Marilyn received funding toward her graduate degree because of her work with Genie. Rigler said, "Someone had to meet the demands of research, and someone had to meet Genie's therapeutic needs, and I had both roles."One physician familiar with the situation said that the Riglers, in providing for Genie, almost sacrificed their own family life.
Genie became the subject of a psychology doctoral dissertation. There was pressure on me to be much more scientific in my approach. Not that I didn't want to make measurements, but I didn't want to do so in ways that would be intrusive to the wellbeing of the kid.
When Genie emerged from her prison of silence, she was, ironically, thrust into the center of a war about words.
Psychologists, psychiatrists, linguists, and others had, over the years, posed a tangle of questions about how people learn to speak, how they build their vocabularies, and how they create meaningful sentences to communicate with others.
Butler charged that Genie was taken from her because, in trying to provide Genie with a reasonable home life, she had alienated the researchers, who were exploiting Genie and turning her into a human guinea pig through daily testing.
Genie lived with the Riglers and their three children for four years. At first, she misbehaved, using the whole house as her bathroom, and she had many self-destructive tantrums.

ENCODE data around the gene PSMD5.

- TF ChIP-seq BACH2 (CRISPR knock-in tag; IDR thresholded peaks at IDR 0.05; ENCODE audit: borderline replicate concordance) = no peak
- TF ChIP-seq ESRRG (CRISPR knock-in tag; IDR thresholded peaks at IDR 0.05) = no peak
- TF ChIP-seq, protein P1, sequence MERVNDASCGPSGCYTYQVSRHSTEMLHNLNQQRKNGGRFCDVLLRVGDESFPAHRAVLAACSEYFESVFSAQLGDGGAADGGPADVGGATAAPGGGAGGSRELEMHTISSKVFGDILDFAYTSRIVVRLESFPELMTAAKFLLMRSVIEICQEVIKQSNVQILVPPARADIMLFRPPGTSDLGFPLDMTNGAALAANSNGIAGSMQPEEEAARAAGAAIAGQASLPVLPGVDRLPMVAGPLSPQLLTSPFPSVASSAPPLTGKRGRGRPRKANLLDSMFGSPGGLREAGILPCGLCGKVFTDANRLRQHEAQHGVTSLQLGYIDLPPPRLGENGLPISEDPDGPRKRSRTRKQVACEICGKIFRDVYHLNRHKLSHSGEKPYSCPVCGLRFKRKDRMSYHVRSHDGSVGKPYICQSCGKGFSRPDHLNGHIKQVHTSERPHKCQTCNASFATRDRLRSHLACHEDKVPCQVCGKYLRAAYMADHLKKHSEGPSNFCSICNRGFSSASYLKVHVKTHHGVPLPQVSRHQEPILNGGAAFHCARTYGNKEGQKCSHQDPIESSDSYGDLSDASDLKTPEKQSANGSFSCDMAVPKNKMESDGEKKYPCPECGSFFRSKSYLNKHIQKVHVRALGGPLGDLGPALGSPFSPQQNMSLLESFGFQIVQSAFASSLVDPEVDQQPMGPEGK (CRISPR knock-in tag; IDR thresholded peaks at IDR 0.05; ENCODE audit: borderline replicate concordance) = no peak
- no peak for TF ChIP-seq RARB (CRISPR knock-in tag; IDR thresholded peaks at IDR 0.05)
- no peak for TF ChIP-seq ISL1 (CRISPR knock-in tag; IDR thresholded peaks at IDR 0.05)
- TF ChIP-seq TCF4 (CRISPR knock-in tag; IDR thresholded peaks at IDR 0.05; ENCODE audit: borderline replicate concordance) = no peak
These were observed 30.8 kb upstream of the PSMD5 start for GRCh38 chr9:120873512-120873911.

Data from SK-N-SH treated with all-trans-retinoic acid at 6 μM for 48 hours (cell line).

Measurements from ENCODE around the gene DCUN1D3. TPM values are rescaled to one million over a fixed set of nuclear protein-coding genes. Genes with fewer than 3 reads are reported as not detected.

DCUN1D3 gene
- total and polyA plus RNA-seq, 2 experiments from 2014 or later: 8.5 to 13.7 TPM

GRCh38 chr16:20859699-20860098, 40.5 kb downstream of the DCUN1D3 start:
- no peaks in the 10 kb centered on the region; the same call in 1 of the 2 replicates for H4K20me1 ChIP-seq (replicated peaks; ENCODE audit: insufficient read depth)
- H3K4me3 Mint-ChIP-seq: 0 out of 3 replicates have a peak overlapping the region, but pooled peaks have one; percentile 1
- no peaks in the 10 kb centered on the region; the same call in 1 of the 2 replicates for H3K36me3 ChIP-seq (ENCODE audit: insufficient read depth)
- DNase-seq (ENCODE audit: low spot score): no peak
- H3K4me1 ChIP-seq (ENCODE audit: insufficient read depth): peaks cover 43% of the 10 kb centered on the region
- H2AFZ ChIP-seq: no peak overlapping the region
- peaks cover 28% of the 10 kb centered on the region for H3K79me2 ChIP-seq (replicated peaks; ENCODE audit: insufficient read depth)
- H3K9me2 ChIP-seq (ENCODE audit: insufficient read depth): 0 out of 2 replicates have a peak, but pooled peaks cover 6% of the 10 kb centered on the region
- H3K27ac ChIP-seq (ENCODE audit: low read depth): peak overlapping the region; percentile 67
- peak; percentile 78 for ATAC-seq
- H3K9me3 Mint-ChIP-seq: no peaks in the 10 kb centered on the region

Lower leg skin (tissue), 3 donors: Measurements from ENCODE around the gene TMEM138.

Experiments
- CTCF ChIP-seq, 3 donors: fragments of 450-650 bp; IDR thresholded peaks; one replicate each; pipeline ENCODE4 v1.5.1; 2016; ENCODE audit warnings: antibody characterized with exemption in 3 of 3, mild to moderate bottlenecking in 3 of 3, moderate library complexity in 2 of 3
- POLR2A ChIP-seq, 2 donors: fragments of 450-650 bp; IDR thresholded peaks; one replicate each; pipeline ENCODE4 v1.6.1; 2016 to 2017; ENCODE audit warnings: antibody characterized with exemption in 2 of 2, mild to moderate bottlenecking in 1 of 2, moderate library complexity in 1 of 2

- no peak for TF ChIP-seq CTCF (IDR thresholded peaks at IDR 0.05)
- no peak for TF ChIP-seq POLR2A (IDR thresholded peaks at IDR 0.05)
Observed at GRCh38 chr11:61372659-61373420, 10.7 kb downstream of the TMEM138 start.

The three had come into the Social Welfare office in Temple City, California, to learn about resources for the blind. The social worker noticed that the "small withered girl" had "a halting gait" and "hands held up as though resting on an invisible rail," which gave her a curious, unnaturally stooped posture.
The girl was so tiny that the social worker estimated she might be six or seven years old. But Genie was actually thirteen and had been in solitary confinement since she was two years old. In the next few weeks, Genie's story came to light, and, shortly after it did, Genie's father killed himself.
Genie ate baby food, cereals, and soft-boiled eggs, all of which were fed to her. He rarely permitted them to speak or to go outside.
Her 'toys' were cottage cheese containers, two plastic raincoats, threadless spools of thread, and copies of stripped of illustrations. Sometimes, he sat all day with a loaded shotgun in his lap.